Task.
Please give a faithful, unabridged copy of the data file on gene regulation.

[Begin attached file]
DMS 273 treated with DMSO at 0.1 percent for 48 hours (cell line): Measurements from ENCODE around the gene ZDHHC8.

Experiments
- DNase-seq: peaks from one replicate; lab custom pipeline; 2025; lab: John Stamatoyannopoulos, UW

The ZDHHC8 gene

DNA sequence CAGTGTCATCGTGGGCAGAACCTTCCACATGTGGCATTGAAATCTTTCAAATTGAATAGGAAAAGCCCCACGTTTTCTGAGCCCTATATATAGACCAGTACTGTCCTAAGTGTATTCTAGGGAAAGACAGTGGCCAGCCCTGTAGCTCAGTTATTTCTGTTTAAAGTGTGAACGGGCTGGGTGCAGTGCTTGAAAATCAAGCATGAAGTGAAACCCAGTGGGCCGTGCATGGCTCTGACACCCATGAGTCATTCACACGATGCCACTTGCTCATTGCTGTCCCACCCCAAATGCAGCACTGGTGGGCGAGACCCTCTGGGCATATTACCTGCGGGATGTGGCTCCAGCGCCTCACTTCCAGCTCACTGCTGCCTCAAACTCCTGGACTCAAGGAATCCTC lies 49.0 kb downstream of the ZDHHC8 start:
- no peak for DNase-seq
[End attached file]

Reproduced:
DMS 273 treated with DMSO at 0.1 percent for 48 hours (cell line): Measurements from ENCODE around the gene ZDHHC8.

Experiments
- DNase-seq: peaks from one replicate; lab custom pipeline; 2025; lab: John Stamatoyannopoulos, UW

The ZDHHC8 gene

DNA sequence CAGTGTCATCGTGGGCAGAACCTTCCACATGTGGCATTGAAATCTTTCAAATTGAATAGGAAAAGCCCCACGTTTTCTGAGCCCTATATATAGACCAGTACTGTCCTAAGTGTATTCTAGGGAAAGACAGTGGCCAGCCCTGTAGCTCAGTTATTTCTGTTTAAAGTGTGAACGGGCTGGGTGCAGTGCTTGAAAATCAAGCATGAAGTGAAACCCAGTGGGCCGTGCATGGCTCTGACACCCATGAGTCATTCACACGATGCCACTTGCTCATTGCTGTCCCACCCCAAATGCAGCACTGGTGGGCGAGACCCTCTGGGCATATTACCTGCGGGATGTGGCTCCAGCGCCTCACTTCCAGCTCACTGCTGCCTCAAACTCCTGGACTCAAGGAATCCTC lies 49.0 kb downstream of the ZDHHC8 start:
- no peak for DNase-seq